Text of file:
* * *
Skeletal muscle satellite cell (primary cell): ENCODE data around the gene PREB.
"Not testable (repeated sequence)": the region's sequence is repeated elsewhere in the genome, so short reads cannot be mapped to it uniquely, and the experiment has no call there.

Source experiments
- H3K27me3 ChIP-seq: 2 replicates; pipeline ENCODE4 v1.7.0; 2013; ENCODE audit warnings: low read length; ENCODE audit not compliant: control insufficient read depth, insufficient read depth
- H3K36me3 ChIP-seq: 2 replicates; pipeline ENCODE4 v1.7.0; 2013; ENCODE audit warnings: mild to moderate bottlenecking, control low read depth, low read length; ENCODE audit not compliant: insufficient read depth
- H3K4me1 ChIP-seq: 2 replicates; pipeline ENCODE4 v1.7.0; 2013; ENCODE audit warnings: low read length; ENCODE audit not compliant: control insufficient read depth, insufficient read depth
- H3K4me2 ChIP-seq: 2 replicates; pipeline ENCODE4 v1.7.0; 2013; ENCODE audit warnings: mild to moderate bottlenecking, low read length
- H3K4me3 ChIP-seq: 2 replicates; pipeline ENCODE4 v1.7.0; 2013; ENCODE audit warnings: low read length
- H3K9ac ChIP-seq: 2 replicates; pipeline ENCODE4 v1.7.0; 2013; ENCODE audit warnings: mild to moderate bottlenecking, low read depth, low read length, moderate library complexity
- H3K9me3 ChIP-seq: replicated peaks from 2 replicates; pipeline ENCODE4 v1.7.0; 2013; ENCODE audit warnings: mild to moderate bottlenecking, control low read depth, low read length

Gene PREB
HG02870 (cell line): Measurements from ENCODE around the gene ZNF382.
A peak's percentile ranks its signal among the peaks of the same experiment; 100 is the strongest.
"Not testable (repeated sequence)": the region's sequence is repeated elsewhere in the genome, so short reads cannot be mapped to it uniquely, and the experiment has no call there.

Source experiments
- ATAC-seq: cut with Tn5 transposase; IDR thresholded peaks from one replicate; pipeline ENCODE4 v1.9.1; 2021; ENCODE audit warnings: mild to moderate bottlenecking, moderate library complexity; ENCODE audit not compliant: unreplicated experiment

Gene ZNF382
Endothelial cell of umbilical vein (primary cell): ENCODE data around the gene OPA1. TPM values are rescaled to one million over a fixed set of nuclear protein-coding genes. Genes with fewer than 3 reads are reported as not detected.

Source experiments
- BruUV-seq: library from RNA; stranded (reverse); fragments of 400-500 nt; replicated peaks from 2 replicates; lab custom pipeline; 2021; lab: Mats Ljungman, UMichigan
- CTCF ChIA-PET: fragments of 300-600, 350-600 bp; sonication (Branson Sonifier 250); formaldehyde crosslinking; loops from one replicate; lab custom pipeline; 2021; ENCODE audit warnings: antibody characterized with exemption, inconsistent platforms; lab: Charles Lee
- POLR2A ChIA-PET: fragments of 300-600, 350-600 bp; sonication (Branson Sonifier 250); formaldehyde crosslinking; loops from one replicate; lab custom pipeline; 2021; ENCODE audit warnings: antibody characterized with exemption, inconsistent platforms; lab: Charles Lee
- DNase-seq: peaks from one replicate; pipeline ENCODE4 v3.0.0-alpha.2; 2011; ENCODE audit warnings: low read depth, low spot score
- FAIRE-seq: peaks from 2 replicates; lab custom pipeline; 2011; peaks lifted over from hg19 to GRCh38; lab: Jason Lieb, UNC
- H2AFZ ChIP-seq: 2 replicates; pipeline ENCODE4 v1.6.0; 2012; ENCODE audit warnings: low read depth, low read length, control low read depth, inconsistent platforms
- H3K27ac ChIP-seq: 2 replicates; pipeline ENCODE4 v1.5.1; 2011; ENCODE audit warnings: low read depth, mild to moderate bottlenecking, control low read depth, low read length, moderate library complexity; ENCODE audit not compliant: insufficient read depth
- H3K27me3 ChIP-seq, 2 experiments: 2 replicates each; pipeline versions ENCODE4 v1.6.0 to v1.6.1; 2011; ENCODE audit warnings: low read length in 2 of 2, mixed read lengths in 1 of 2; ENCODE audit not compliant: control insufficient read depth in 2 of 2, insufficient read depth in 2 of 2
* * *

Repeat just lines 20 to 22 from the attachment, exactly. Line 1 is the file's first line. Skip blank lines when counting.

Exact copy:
- BruUV-seq: library from RNA; stranded (reverse); fragments of 400-500 nt; replicated peaks from 2 replicates; lab custom pipeline; 2021; lab: Mats Ljungman, UMichigan
- CTCF ChIA-PET: fragments of 300-600, 350-600 bp; sonication (Branson Sonifier 250); formaldehyde crosslinking; loops from one replicate; lab custom pipeline; 2021; ENCODE audit warnings: antibody characterized with exemption, inconsistent platforms; lab: Charles Lee
- POLR2A ChIA-PET: fragments of 300-600, 350-600 bp; sonication (Branson Sonifier 250); formaldehyde crosslinking; loops from one replicate; lab custom pipeline; 2021; ENCODE audit warnings: antibody characterized with exemption, inconsistent platforms; lab: Charles Lee